Linhart wrote that he found defects but no evidence of misconduct.

They declared that the errors they found "represent a divergence from good science and on occasion ethical conduct, and raise a strong inference that the problems were systemic in the Serology Division."

They sent the report to Harrison County Circuit Judge Thomas Bedell, who had replaced Holliday as special judge.

Bedell adopted their conclusions last September, finding no intentional misconduct and no material effect on jury verdicts.

He decided that the facts did not warrant invalidation of evidence and systematic review of cases as in the Zain investigation.

Public defender Castelle submitted objections to the Supreme Court of Appeals, arguing that the report of Stolorow and Linhart clearly showed intentional misconduct.

Castelle wrote that the report did not validate the evidence because there was no way to know what the tests would have shown if the crime lab had conducted tests.

Castelle recommended removal of the crime lab from State Police supervision. He called for creation of a standing commission to review and prevent wrongful convictions.

Attorney Philip Morrison II, who had replaced Charnock as counsel for the state, urged the Supreme Court of Appeals to adopt Bedell's findings.

The Justices agreed with Bedell that there was not enough evidence of intentional misconduct to invalidate the work of anyone but Zain.

The Justices pointed out "the complete lack of evidence that inaccurate serology evidence affected the outcome of any trial…"

Although the Justices did not grant invalidation and systematic review, they did not preclude prisoners from seeking relief in a habeas corpus proceeding.

Maynard wrote that because of the number and types of errors, "... this Court finds it necessary to enact additional safeguards to ensure that prisoners against whom serologists offered evidence receive a thorough, timely, and full review of their challenges to the serology evidence."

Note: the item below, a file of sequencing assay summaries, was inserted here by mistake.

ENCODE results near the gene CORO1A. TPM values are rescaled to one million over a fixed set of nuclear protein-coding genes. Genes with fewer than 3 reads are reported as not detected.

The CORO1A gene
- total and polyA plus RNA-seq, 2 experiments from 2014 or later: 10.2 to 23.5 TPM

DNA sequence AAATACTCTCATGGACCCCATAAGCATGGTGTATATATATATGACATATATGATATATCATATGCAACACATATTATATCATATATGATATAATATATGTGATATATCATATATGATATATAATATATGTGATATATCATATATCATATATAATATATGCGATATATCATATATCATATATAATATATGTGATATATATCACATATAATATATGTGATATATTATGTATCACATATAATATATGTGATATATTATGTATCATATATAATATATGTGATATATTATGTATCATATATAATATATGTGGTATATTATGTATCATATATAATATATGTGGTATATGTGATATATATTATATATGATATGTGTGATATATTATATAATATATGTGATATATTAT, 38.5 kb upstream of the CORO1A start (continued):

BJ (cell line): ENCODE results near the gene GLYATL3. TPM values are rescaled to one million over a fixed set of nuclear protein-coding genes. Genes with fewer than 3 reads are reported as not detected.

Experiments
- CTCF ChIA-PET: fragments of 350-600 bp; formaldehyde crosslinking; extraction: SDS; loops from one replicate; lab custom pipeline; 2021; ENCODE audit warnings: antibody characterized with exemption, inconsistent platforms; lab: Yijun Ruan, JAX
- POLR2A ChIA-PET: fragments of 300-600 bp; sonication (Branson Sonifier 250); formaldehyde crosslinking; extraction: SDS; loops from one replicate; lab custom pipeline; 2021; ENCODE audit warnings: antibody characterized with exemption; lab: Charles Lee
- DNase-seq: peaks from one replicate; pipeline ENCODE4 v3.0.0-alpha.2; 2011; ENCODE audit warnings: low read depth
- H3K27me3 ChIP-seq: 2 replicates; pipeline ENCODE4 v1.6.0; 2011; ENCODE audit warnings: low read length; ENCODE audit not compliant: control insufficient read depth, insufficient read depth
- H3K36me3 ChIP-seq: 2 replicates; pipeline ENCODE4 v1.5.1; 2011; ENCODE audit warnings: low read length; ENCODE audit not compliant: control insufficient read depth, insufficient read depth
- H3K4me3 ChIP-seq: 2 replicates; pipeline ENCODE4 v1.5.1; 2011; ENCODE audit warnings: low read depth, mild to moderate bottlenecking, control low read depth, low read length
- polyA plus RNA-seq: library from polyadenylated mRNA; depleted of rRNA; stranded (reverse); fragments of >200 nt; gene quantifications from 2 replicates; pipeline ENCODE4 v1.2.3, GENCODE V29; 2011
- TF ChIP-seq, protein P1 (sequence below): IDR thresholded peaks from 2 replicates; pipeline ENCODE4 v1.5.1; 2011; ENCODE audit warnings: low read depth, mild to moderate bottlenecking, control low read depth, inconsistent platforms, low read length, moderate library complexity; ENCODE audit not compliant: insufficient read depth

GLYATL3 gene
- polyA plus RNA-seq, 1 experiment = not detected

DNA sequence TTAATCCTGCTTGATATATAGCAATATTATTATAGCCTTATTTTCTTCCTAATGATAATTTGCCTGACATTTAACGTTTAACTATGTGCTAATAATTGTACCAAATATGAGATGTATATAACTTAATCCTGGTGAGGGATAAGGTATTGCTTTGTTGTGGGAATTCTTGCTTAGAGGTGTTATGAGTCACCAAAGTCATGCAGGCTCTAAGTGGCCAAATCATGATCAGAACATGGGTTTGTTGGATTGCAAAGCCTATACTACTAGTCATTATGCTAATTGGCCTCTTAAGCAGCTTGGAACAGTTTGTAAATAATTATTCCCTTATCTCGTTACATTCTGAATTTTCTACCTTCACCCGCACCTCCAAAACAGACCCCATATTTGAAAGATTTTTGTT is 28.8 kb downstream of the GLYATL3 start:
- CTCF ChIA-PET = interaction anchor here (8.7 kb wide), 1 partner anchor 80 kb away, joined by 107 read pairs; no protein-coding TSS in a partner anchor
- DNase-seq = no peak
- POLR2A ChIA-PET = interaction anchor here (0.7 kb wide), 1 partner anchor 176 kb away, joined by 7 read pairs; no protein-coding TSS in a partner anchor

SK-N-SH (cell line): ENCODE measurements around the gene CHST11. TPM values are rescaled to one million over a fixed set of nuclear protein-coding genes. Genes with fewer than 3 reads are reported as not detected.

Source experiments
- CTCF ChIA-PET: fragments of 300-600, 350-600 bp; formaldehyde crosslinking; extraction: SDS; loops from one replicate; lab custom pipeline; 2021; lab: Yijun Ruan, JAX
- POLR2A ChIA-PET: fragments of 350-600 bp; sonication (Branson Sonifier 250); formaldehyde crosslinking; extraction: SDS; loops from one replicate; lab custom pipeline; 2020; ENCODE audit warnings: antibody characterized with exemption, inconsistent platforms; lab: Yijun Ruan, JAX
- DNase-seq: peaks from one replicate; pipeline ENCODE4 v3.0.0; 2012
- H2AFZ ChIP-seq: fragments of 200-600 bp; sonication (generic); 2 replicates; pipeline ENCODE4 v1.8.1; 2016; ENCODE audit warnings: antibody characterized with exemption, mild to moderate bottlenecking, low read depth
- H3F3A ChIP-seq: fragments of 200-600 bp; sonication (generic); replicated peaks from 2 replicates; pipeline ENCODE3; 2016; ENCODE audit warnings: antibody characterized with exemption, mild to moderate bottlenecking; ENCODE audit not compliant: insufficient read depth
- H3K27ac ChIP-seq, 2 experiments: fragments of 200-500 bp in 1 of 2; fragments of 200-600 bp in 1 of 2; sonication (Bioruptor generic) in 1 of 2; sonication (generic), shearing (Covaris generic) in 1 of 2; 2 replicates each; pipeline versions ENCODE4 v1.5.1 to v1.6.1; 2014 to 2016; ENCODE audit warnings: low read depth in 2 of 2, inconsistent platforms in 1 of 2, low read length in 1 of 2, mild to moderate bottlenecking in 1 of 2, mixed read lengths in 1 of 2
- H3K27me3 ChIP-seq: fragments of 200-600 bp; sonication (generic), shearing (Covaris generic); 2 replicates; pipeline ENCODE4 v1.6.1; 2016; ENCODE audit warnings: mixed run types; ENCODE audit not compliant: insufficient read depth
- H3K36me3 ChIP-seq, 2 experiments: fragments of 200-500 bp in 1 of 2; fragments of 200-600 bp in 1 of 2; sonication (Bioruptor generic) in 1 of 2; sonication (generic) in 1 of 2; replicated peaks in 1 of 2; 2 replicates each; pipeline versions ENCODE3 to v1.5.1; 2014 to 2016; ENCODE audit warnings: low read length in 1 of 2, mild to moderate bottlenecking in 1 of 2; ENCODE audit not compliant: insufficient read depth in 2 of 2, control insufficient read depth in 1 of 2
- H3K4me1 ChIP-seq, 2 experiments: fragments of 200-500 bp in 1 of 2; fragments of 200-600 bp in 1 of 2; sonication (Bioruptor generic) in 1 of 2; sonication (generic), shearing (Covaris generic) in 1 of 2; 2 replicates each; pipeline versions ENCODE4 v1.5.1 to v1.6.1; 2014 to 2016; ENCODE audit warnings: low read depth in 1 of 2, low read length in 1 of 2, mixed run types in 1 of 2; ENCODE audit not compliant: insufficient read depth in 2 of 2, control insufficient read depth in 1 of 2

He wrote, "The circuit court is to review the serology evidence presented by the prisoner with searching and painstaking scrutiny."

If a judge finds false evidence, Maynard wrote, the judge must decide whether the prisoner has satisfied five elements that any prisoner must satisfy to win a new trial on the basis of newly discovered evidence.

First, the evidence must have been discovered since the trial.

Second, due diligence would not have discovered the evidence before the verdict.

Third, it must be more than additional evidence of the same kind and to the same point as in the trial.

Fourth, it must be "such as ought to produce an opposite result at a second trial."

Fifth, it must have an object beyond discrediting or impeaching a prosecution witness.

In a final footnote Maynard wrote that while removing the crime lab from State Police supervision and creating an independent supervisory board were beyond the Court's purview, the proposals "deserve further consideration by the appropriate authorities."